You are beyond ready to get divorced and move on with your life. However, you are nervous about the financial aspect of splitting up with your spouse, as your spouse has been the primary breadwinner for years.
During the divorce process, it is not uncommon for two spouses to question whether one spouse's inheritance belongs to the other spouse, too. For instance, perhaps a relative passes away and leaves you assets in her last will and testament, not mentioning your spouse, even though she realized that you had gotten married.
If you and your spouse have decided to get a divorce and you have children, your divorce decree will spell out your children's living situation. For instance, will your children live with you, and if so, under what circumstances will your future ex be able to visit with your children?
The divorce process can understandably be difficult emotionally and financially. During divorce, you and your spouse must essentially untangle your lives, which can be a stressful and confusing process.
Going through a divorce can naturally be financially unsettling. However, it can also be emotionally challenging, particularly when children are involved.
You may be the type of person on which others frequently comment about your good intuition skills or that you're very perceptive. Such attributes often come in handy in life but may also lead you to find out things about another person that you later wish you never had. For instance, if you file papers for divorce in Arizona and begin to think your spouse is trying to pull one over on you and the civil justice system in order to avoid property division, you may feel sad and mad.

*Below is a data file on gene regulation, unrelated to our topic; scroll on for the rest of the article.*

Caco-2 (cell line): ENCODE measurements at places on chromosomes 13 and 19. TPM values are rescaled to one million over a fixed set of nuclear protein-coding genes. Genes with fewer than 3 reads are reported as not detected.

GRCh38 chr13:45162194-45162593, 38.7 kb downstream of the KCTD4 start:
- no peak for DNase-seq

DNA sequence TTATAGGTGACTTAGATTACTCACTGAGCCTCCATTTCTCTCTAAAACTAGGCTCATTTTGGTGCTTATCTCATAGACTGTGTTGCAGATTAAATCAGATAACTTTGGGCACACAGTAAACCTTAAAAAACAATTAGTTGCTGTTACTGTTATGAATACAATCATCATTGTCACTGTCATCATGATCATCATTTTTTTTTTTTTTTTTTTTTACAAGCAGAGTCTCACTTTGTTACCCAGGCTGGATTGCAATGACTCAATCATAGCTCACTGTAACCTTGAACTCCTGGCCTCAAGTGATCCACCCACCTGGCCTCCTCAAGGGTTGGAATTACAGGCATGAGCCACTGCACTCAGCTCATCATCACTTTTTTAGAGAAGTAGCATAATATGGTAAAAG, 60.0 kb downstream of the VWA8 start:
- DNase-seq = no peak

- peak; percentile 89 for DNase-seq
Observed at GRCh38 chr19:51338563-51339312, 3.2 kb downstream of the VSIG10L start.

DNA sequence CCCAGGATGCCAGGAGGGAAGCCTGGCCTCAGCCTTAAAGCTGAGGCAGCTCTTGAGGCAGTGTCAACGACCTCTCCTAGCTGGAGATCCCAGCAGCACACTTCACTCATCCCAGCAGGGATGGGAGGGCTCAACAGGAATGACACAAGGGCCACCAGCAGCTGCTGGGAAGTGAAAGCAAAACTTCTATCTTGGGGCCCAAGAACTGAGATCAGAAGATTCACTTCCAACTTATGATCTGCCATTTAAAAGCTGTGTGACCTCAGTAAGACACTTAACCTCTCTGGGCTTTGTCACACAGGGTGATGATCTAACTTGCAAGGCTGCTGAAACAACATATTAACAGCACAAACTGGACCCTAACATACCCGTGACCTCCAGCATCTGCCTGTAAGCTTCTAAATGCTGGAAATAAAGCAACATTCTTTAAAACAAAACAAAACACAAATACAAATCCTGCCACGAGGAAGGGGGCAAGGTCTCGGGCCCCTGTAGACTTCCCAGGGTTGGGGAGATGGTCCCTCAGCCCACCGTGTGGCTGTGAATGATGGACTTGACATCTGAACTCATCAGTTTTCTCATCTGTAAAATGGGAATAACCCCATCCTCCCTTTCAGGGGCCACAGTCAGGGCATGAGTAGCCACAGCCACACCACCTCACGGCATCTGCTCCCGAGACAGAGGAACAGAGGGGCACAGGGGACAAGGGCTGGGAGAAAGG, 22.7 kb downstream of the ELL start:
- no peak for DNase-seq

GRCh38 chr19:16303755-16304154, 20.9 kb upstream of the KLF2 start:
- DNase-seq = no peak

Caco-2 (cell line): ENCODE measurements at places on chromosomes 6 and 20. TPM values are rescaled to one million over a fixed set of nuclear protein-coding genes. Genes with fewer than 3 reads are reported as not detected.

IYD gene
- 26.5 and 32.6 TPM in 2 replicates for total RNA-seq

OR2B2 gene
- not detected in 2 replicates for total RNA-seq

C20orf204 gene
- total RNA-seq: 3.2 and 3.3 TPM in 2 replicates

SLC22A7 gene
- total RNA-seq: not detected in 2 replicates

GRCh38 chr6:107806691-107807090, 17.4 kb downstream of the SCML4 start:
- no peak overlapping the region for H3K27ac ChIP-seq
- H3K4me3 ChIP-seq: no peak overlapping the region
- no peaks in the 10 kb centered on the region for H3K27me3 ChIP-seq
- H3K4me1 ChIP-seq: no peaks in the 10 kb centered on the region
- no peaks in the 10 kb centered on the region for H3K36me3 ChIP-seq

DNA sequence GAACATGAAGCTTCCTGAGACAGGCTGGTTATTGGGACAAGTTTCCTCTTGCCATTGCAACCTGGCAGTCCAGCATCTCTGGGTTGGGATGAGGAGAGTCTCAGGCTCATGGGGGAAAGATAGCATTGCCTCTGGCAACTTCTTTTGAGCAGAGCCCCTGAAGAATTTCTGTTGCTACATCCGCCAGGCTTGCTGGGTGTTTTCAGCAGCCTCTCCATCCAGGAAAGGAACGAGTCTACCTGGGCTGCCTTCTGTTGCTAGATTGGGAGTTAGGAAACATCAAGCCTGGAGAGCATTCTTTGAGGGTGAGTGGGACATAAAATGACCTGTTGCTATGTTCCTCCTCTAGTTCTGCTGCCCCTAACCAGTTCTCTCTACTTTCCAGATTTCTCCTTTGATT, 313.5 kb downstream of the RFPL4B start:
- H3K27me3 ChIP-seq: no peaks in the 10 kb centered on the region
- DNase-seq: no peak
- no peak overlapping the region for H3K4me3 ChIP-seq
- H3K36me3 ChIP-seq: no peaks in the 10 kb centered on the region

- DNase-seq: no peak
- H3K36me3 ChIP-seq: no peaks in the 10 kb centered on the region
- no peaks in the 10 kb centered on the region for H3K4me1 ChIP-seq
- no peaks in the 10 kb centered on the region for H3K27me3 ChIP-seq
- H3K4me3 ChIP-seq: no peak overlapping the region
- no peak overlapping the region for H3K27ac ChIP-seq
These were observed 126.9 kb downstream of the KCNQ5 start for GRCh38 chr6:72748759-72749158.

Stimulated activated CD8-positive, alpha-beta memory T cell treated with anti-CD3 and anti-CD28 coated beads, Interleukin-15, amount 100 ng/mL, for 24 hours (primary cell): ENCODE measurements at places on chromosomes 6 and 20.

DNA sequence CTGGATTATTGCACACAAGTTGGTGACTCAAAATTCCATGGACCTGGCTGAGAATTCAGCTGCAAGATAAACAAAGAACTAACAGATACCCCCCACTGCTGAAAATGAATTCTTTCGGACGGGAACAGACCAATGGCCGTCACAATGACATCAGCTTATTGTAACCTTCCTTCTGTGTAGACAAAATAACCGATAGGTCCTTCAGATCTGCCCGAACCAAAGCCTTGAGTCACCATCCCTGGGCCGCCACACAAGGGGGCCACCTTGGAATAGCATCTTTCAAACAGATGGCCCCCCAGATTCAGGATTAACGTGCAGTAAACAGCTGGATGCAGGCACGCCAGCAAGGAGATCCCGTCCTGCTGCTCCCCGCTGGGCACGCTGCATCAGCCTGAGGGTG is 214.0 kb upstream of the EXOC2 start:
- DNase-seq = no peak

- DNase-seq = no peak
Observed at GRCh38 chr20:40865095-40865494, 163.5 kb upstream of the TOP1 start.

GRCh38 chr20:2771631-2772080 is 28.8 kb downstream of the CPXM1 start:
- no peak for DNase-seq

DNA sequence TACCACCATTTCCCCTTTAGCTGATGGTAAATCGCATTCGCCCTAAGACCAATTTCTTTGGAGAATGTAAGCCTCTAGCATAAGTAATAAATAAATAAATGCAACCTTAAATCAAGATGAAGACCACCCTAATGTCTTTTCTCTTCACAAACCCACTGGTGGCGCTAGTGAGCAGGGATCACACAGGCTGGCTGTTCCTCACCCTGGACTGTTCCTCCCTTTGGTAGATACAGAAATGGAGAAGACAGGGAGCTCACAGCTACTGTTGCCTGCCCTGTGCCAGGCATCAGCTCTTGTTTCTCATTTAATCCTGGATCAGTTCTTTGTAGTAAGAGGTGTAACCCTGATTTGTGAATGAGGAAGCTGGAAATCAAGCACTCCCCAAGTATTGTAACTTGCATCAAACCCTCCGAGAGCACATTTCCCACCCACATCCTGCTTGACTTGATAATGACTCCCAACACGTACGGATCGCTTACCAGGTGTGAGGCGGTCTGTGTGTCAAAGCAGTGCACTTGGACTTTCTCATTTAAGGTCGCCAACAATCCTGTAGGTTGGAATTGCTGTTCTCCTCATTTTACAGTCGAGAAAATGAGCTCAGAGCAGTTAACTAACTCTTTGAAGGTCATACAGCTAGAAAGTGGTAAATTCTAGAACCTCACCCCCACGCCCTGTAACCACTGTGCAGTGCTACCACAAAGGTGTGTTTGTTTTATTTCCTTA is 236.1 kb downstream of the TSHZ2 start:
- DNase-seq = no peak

In the beginning of a divorce, it may be difficult to envision a time when you and your soon-to-be ex-spouse will get along. After all, if you were getting along, you wouldn't be getting divorced. Right? Not necessarily. Just because you come to the realization that your marriage no longer works doesn't mean that you can't have an amicable, or at least civil, relationship afterward.
It's not romantic. It means that you don't think your marriage will last. Your future spouse will think you don't love him or her. These are just some of the statements that you may hear when you tell friends and family that you want a prenuptial agreement.
Child support payments are an essential part of providing for Arizona children after divorce. As a non-custodial parent, you probably began making child support payments during or soon after the finalization of your divorce. While these payments are essential for the overall stability of your child, your personal financial situation might have changed.
When you're standing face to face with your soon-to-be spouse and saying your wedding vows, the last thing likely on your radar is the possibility of heading down the road to divorce. There are times, though, when the old adage, "nothing lasts forever" may apply to your marriage vows.